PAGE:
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However, since Brightline will make other stops, including Disney...
Ooo. I'm moving to Melbourne and would love this. And a stop in Lakeland. I get that the Brevard County stop is going in at Cocoa, but I would love to eventually see a stop in Melbourne.

Back to topic, I don't think a food car is necessary. Shinkansen phased theirs out in the 90s but maintains pay trolley service. Non/Low revenue cars are just cash guzzlers. Dollars per mile for the speed, the Japanese Bullet Train is much cheaper than Acela. Haven't analyzed comparison vs Brightline MIA - TPA or even MCO. The seats are cheaper in Japan but there is no free food, even in first class. Keep overhead costs down, basic tickets as low as possible, and upsell onboard amenities that have low spoilage and high quality.

For the record, I don't believe that should ever be Amtrak's model on overnight trains.

Oh. That wasn't the topic. It was Top n Tail... I like their current train set. Reminds me a bit of the now almost completely unsearchable Bombardier Jet Train concept. Except for the turbines. I think they planned that as a non-electric version of Acela.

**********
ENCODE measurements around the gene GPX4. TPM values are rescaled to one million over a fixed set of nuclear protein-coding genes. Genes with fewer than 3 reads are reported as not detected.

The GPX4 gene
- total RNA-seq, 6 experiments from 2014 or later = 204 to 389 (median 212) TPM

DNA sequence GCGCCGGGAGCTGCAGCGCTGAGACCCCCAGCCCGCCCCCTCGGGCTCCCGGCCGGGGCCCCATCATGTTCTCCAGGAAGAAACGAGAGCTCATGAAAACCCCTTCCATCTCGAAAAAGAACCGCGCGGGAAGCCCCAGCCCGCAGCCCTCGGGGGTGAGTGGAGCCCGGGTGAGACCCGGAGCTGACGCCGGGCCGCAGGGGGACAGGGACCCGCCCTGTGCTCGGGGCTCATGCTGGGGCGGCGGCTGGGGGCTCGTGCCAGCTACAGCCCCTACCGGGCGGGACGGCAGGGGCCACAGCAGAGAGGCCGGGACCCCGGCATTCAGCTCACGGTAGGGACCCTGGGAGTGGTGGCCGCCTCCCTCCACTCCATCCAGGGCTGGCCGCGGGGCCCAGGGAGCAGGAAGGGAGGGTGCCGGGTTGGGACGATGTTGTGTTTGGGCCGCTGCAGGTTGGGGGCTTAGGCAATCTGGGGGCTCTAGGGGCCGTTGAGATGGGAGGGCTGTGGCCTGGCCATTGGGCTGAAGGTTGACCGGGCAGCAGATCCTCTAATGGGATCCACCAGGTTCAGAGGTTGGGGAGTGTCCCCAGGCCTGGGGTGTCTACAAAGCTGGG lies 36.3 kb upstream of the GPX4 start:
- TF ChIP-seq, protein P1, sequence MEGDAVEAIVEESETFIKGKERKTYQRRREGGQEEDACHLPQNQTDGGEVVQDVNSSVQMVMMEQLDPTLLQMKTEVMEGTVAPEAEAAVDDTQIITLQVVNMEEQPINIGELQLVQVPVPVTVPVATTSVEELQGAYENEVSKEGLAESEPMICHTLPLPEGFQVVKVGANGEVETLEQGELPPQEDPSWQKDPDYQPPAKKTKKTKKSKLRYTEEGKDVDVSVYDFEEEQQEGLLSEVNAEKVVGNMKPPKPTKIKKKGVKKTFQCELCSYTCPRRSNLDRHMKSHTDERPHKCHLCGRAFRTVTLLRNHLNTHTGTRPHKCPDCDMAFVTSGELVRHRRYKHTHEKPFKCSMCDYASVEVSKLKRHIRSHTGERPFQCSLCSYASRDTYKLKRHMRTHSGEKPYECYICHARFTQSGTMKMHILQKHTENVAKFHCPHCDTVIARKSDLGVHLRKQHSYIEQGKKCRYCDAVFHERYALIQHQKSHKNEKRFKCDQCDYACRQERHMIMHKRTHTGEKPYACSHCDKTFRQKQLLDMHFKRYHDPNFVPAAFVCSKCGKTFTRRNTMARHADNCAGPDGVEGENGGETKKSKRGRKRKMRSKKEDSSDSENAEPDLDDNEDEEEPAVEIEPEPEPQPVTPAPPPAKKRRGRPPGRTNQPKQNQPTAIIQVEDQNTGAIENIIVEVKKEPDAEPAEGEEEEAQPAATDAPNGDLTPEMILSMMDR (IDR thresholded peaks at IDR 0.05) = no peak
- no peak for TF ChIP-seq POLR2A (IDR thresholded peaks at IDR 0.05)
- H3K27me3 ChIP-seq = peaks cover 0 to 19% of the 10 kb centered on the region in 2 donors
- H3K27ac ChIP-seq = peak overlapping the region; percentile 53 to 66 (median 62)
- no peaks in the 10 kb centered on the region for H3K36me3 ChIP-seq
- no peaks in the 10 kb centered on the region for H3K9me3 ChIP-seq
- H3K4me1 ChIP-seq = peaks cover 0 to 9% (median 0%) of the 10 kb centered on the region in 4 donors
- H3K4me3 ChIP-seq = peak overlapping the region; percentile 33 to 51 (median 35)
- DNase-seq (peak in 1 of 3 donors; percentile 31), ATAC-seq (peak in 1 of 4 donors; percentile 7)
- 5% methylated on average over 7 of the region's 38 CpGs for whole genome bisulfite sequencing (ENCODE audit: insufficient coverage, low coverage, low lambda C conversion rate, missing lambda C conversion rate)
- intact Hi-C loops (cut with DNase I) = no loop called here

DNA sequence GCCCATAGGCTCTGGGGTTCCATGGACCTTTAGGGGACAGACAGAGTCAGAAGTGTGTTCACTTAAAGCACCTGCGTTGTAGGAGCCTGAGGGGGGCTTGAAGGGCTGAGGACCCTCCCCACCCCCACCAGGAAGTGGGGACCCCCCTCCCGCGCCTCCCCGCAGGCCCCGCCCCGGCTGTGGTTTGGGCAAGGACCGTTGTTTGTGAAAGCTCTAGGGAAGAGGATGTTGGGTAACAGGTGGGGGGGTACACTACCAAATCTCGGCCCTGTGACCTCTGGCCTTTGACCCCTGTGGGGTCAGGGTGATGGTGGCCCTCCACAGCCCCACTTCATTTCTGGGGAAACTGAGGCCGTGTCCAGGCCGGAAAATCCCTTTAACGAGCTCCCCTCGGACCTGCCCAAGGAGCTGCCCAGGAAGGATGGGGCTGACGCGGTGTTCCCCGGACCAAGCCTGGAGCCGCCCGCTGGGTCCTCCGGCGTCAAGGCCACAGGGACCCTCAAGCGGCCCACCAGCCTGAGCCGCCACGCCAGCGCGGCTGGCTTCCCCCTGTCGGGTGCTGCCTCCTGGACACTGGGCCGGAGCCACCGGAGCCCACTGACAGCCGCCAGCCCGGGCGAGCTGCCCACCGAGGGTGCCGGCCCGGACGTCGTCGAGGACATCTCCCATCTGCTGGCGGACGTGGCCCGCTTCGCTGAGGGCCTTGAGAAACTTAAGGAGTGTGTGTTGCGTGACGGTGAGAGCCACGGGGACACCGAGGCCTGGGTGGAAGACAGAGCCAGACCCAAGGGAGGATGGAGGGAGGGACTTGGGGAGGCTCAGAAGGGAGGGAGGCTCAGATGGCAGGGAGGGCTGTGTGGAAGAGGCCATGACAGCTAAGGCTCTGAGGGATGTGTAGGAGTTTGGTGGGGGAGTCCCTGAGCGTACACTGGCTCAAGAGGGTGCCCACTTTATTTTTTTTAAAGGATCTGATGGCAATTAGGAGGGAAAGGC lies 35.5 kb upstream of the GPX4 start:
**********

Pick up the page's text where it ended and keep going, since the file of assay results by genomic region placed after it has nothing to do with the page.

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cirdan

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Acela First Class does fine without a dedicated food service car. Presumably the same can be said for Bightline. Good cart service at your seat is probably fine for coach passengers.
I'm speaking from a European perspective here but i know of one succesful sales guy in our company who says that when closing a sale, he typically rides with the customer and they order some fine food and wine in the cafeteria or train restaurant. Likewise there are plenty of stories of important government deals having been worked out between senior ministers in the nightcap bar of the Caledonian Sleeper. You can't do that on an airplane and you can't do it in an all seats with trolley service train. Some have even claimed it was an important selling point for business travellers versus the airlines.
 

cirdan

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It did not make sense to create special cab cars for the interim period when shorter trains were to be operated before full service was inaugurated with full length trains.
Plus, with the high number of road crossings and latent risk of a serious collison with a heavy truck, it is always preferable to have a heavy locomotive at the front of the train than a not so heavy cab car.